The lake located near the Akshaya Nagar neighbourhood in Bangalore, India, had a severe pollution problem and the local population was suffering from its effects. Then, one man decided to take things into his own hands.
Polluted lakes are a major problem in India. Another nearby lake, Bellandur lake, was so full of sewage and toxic waste of all different sorts that its water was coated with a thick foam. Last November, the situation got even worse when the lake overflowed and a thick white toxic foam flooded entire streets.
Check out our article : A toxic lake froths over in India
Then, last March, thousands of fish died after sewage water was dumped in Ulsoor lake, which is also near Bangalore.
Our Observer, Ramesh, was terrified of a similar environmental disaster happening in his own neighbourhood, Akshaya Nagar, so he enlisted the help of a group of motivated young people to try to save their local lake.
“As the pollution and the sewage water built up in the lake, we saw the flora and fauna disappear”
Since 2008, I’ve been trying to start various green initiatives in my neighbourhood. We have a big lake but no one was taking care of it, so we couldn’t take advantage of it. As there was no barrier around it, people were using the lake as a public toilet [Editor’s notes: In 2014, half of the Indian population didn’t have access to latrines. That same year, the government launched a programme to finance the installation of toilets in people’s homes.]
The lake after the clean-up operation. Photo from the Akshaya nagara kere sutta mutta Facebook page.
The shores of the lake were covered with weeds, which attracted snakes and rodents. Our neighbourhood organisation tried to weed two or three times a year, but it became unmanageable. No one walked near the lake.
A local person weeds the shores of the lake. Photo from the Akshaya nagara kere sutta mutta Facebook page.
The neighbourhood is developing and there is a lot of building going on. Most buildings were dumping their sewage water directly into the lake.
Ten years ago, we often saw ducks and migratory birds on the lake. But as the pollution and the sewage water built up in the lake, we saw the flora and fauna disappear.
Underneath the lake, there are groundwater tables, which are major sources of drinking water for the local people. However, these water sources have been depleted because of the pollution as well as poor well-drilling techniques.
Locals participate in a clean-up project alongside the lake. Photos from the Akshaya nagara kere sutta mutta Facebook page.
"We started with just five people and now there are 50 of us”
I decided that something had to be done in order to address these problems. I also dreamed of creating a green space where local people could gather. I started by myself. One day, I was cleaning alongside the lake when a group of young people came up to me to see what I was doing. They quickly started helping me.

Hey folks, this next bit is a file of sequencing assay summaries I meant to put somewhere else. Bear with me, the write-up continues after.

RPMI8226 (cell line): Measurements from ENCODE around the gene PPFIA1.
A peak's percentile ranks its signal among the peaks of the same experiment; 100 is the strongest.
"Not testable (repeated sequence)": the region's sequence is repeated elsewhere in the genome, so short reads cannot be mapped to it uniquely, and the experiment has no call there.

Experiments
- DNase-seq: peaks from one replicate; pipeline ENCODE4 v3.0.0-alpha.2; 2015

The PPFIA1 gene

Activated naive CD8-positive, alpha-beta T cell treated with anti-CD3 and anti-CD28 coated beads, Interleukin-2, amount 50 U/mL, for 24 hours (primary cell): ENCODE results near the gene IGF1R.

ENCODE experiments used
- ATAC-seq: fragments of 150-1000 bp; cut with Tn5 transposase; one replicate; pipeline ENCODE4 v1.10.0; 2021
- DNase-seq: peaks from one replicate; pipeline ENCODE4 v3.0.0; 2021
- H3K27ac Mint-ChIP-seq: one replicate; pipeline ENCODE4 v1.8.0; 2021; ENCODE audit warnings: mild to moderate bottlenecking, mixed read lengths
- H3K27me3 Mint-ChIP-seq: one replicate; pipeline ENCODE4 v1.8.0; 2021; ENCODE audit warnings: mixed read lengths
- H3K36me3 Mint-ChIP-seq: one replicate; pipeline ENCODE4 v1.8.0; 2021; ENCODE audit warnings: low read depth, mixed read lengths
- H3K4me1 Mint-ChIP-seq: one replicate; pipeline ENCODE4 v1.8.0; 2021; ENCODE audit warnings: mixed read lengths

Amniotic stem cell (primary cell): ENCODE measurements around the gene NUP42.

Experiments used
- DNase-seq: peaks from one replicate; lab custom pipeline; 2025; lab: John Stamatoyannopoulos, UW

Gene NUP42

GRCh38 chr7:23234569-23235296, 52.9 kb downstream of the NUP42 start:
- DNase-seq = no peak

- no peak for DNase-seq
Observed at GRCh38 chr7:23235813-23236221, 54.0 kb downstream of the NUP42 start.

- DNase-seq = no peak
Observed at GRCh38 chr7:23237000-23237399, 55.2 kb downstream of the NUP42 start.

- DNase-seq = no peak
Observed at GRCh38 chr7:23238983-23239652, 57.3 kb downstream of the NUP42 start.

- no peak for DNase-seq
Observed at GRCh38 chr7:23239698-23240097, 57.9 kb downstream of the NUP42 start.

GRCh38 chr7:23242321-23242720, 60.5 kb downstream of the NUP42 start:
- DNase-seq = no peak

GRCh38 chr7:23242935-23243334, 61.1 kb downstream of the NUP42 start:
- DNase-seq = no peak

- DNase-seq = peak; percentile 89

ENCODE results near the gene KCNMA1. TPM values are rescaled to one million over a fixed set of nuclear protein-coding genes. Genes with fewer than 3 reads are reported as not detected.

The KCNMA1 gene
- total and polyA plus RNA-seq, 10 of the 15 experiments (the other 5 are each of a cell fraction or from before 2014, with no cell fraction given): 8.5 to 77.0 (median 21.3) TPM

The volunteers are pictured in front of the lake. Photo from the Akshaya nagara kere sutta mutta Facebook page.
As soon as we got organised, the first thing we did was to go see the office responsible for development in Bangalore to ask them to help us put up a barrier around the lake and to reinforce the dyke to keep the water from overflowing. They agreed and actually did the work for us.
Locals set up benches. Photo from the Akshaya nagara kere sutta mutta Facebook page.
To put an end to the sewage water getting dumped into the lake, we needed to install a septic tank with a pipeline. In order to do that, I started a campaign to raise contributions from residents. I managed to raise 50 percent of the money we needed for the project. The city paid for the rest and we were able to install it in 2013.
Neighbourhood children plant trees. Photo from the Akshaya nagara kere sutta mutta Facebook page.
"Now, we can walk on the shores of the lake and there are even yoga classes there”
Our next step was to weed the area around the lake, to set up benches and to set up play equipment for the kids. Our idea was to encourage the local residents to feel responsible for the state of the lake. If they pay for the work to be done, then they are more likely to feel invested in keeping the lake in a good condition.
Every week, a group of local residents takes care of the maintenance of the area around the lake. There are also frequent sessions organised to raise awareness among the younger generations about the importance of protecting the environment.
There are now yoga classes held next to the lake. Photo from the Akshaya nagara kere sutta mutta Facebook page.
Now, we can walk alongside the lake. Sometimes, people even hold yoga classes there. We planted various plants and fruit trees. It’s like a big communal garden.
The quality of the water has also improved. The Fish and Wildlife Department confirmed that it is safe to eat fish from the lake. We regularly participate in conferences in India to talk about our clean-up initiative. And other communities in Bangalore are also starting to launch similar programmes.